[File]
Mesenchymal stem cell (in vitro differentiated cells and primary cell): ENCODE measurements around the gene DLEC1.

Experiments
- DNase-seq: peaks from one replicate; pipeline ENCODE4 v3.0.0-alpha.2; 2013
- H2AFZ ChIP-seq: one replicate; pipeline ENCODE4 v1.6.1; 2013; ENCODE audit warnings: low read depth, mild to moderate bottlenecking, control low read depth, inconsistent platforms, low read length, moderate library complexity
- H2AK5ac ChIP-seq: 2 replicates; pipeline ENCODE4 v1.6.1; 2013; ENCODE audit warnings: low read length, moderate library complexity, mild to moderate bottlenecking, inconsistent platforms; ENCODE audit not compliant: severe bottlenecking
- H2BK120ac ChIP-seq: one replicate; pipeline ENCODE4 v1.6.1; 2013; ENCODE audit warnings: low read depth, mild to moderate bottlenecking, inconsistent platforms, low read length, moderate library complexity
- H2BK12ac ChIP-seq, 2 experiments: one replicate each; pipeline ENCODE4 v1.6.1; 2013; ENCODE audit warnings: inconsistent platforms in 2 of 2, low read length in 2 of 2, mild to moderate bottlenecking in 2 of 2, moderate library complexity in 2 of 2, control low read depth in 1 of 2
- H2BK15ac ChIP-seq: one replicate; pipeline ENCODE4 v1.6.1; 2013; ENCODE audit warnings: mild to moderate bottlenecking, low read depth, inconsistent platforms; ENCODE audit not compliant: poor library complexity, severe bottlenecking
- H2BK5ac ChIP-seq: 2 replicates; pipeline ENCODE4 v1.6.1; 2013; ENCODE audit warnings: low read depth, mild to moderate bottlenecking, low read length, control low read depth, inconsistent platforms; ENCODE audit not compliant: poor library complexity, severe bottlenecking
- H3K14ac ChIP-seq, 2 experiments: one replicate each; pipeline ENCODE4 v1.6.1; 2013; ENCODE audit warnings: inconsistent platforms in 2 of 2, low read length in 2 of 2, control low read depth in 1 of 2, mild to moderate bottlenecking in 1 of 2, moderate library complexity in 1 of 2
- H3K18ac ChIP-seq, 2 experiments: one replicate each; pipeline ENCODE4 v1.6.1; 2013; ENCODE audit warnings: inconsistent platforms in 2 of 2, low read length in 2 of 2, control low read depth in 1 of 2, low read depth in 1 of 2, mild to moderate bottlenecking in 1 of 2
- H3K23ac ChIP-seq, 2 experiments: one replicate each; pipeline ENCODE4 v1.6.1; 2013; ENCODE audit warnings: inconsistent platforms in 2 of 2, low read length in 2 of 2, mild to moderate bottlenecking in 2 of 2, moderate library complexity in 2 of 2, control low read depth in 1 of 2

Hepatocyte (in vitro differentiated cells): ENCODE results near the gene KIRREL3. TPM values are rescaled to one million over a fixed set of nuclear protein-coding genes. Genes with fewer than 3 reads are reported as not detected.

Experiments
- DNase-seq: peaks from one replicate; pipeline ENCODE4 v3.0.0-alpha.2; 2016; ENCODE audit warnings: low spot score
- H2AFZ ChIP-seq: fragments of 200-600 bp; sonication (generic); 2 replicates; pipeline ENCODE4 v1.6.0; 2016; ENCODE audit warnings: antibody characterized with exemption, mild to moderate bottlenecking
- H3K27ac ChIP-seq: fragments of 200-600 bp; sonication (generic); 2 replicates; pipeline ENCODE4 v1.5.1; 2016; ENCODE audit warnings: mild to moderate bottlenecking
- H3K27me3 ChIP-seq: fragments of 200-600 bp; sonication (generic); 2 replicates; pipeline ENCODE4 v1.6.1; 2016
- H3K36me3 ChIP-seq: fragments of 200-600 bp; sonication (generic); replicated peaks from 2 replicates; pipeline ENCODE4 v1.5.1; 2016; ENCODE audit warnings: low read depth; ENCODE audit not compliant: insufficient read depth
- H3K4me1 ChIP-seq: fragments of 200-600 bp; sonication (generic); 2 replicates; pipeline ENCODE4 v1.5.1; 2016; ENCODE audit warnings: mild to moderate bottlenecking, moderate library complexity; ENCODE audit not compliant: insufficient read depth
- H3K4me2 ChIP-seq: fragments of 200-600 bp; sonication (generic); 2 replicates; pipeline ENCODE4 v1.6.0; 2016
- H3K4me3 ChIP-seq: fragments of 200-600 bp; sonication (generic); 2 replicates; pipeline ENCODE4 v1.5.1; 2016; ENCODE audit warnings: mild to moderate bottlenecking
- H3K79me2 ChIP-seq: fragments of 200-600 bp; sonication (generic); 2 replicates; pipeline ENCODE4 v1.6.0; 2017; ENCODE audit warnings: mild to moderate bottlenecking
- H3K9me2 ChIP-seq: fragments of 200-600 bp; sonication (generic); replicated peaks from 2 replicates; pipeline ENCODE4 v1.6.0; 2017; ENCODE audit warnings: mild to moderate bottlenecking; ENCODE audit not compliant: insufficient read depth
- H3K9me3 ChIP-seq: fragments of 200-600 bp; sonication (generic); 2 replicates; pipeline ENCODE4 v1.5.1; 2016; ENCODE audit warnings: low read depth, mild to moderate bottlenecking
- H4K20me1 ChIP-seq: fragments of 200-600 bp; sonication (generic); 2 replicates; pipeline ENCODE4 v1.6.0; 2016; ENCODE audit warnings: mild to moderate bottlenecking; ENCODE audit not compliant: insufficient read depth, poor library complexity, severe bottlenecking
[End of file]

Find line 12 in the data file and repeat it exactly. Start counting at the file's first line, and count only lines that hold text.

- H3K23ac ChIP-seq, 2 experiments: one replicate each; pipeline ENCODE4 v1.6.1; 2013; ENCODE audit warnings: inconsistent platforms in 2 of 2, low read length in 2 of 2, mild to moderate bottlenecking in 2 of 2, moderate library complexity in 2 of 2, control low read depth in 1 of 2